This six-week, double-blind, placebo-controlled study of 383 patients with excessive sleepiness associated with shift work disorder was conducted at 45 sites across the United States. Participants in the study spanned a wide range of occupations associated with shifts or non-traditional work hours, including transportation and material moving, healthcare support, protective services, management roles and office and administrative support. For the primary endpoint, physicians used the Clinical Global Impression of Change (CGI-C) scale to evaluate the change from baseline (beginning of the study) in overall clinical condition late in the shift – from 4:00 a.m. to 8:00 a.m. The observation period also included the participant’s commute home from work. Using the CGI-C rating, at the final visit, 77 percent of patients taking the recommended NUVIGIL dose of 150 mg (n=177) improved, compared to 57 percent of patients taking placebo (n=182) – a significantly greater improvement (p<0.0001). These clinical data build upon the findings from the pivotal phase III study of NUVIGIL in patients with excessive sleepiness associated with shift work disorder. The key secondary endpoint in this trial was the Global Assessment of Functioning or GAF, a well-recognized assessment of patient functioning found in the American Psychiatric Association's Diagnostic and Statistical Manual of Mental Disorders, Fourth Edition, which evaluates an individual's social, occupational, and psychological functioning on a scale of 1 to 100. Scores above 70 on the Global Assessment of Functioning may be considered within the normal range of functioning. This study was the first to use the GAF to provide an assessment of functioning in patients with excessive sleepiness associated with shift work disorder. In this trial, physicians used the GAF to measure a patient's overall level of functioning at baseline and at the final visit. At baseline, patients in both the placebo and NUVIGIL groups were rated an average score of 63, which is indicative of functional impairment associated with shift work disorder. Patients treated with NUVIGIL experienced a 9.5 point improvement over baseline in the Global Assessment of Functioning, to mean scores of 72.6 at the final visit, compared to a 5.2 point improvement to means scores of 67.9 in those taking placebo at final visit (p< 0.0001). "This study is important because up to 25 percent of people who work nights, early mornings, or other nontraditional shifts may be affected by shift work disorder. This condition affects their ability to function at work and at home, but they still need to do their jobs. The results of this study show an improvement in condition as well as a reduction in the impairment of patients treated with NUVIGIL for excessive sleepiness associated with shift work disorder when compared to placebo," said Milton K. Erman, M.D., study lead investigator. Dr. Erman is a Clinical Professor of Psychiatry at the University of California San Diego and President, Pacific Sleep Medicine Services, San Diego, CA. "This study reinforces the need for healthcare professionals to learn more about this disorder and about how treatment options like NUVIGIL may be of help in managing excessive sleepiness due to shift work disorder." The most frequently reported adverse events in this study are similar to those described in the NUVIGIL prescribing information, and include headache, nausea, and insomnia. There were no serious adverse events observed in patients taking NUVIGIL in this study. This is the first presentation of these data at a medical meeting and additional results will be submitted for future publications and presentations. About Shift Work Disorder According to the U.S. Department of Labor, over 15 million Americans work odd hours or non-traditional shifts, and are "at risk" for shift work disorder. Approximately 10 – 25 percent of shift workers are estimated to have shift work disorder. People with shift work disorder often struggle to stay awake during their waking hours (excessive sleepiness), or have trouble sleeping during their sleeping hours (insomnia). About NUVIGIL NUVIGIL is indicated to improve wakefulness in patients with excessive sleepiness associated with shift work disorder (SWD), treated obstructive sleep apnea (OSA), or narcolepsy. In patients with OSA, NUVIGIL is used along with other medical treatments for this condition. The NUVIGIL (armodafinil) label includes a bolded warning for serious or life-threatening rash, including Stevens-Johnson Syndrome, requiring hospitalization and discontinuation of treatment, that has been reported in adults in association with the use of modafinil and armodafinil and in children in association with the use of modafinil, a racemic mixture of S and R modafinil (the latter is armodafinil, the active ingredient in NUVIGIL). NUVIGIL is not approved for use in pediatric patients for any indication. The most common adverse events in controlled clinical trials (five percent or greater) were headache, nausea, dizziness, and insomnia. Full prescribing information for NUVIGIL is available at About Cephalon, Inc. Cephalon is a global biopharmaceutical company dedicated to discovering, developing and bringing to market medications to improve the quality of life of individuals around the world. Since its inception in 1987, Cephalon has brought first-in-class and best-in-class medicines to patients in several therapeutic areas. Cephalon has the distinction of being one of the world's fastest-growing biopharmaceutical companies, now among the Fortune 1000 and a member of the S&P 500 Index, employing approximately 4,000 people worldwide. The company sells numerous branded and generic products around the world. In total, Cephalon sells more than 150 products in nearly 100 countries. More information on Cephalon and its products is available at In addition to historical facts or statements of current condition, this press release may contain forward-looking statements. Forward-looking statements provide the Cephalon current expectations or forecasts of future events. These may include statements regarding anticipated scientific progress on its research programs; development of potential pharmaceutical products; interpretation of clinical results; prospects for regulatory approval; manufacturing development and capabilities; market prospects for its products; and other statements regarding matters that are not historical facts. You may identify some of these forward-looking statements by the use of words in the statements such as "anticipate," "estimate," "expect," "project," "intend," "plan," "believe" or other words and terms of similar meaning. Cephalon performance and financial results could differ materially from those reflected in these forward-looking statements due to general financial, economic, regulatory and political conditions affecting the biotechnology and pharmaceutical industries as well as more specific risks and uncertainties facing Cephalon such as those set forth in its reports on Form 8-K, 10-Q and 10-K filed with the U.S. Securities and Exchange Commission. Given these risks and uncertainties, any or all of these forward-looking statements may prove to be incorrect. Therefore, you should not rely on any such factors or forward-looking statements. Furthermore, Cephalon does not intend to update publicly any forward-looking statement, except as required by law. The Private Securities Litigation Reform Act of 1995 permits this discussion.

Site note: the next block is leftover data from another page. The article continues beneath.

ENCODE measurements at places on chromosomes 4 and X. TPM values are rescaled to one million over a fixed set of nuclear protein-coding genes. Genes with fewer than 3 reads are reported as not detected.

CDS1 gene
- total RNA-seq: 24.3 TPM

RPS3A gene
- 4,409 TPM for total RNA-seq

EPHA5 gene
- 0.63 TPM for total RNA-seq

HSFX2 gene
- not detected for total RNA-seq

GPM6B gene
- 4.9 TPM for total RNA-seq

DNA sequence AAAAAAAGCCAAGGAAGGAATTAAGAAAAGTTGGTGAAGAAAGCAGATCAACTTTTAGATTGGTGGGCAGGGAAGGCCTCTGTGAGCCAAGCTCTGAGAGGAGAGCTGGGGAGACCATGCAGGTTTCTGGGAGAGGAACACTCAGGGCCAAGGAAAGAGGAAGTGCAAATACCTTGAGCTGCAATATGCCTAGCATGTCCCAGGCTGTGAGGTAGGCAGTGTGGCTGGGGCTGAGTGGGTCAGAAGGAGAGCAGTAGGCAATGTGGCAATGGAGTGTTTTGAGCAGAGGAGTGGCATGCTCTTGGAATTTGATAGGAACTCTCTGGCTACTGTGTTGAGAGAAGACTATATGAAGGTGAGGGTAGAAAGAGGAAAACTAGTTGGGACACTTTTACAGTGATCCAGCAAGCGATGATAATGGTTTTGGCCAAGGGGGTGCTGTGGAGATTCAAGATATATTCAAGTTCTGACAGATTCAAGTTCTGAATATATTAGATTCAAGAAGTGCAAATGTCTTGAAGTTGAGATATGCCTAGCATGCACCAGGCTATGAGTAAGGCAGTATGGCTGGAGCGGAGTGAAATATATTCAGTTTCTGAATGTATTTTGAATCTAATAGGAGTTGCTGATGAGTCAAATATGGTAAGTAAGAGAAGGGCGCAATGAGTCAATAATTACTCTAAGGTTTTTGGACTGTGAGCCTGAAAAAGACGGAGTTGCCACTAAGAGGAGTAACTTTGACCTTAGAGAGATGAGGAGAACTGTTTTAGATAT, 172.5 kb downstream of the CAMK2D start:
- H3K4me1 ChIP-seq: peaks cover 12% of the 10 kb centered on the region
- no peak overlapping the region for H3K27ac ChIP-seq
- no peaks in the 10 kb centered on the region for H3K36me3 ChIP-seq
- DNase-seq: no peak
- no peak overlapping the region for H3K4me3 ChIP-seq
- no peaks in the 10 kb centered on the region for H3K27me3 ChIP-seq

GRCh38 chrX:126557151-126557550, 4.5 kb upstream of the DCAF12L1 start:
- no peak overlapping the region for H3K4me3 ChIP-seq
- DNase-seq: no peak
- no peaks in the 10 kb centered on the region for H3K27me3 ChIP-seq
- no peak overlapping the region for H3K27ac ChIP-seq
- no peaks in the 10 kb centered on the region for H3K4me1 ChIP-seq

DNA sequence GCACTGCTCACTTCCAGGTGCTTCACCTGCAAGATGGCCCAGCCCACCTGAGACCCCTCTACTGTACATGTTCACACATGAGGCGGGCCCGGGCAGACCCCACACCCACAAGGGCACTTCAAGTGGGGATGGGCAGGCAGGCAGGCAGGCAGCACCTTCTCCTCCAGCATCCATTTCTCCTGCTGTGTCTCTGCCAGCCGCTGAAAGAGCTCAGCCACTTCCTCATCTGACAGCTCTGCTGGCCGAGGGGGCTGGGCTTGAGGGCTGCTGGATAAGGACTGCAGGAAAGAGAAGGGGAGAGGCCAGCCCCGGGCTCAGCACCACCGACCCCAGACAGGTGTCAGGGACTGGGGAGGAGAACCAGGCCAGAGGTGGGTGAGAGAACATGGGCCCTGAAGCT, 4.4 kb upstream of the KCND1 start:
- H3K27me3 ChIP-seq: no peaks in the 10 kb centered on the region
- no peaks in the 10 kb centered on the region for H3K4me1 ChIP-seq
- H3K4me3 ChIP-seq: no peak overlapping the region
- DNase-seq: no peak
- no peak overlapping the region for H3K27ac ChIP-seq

25 Foods That Help You Sleep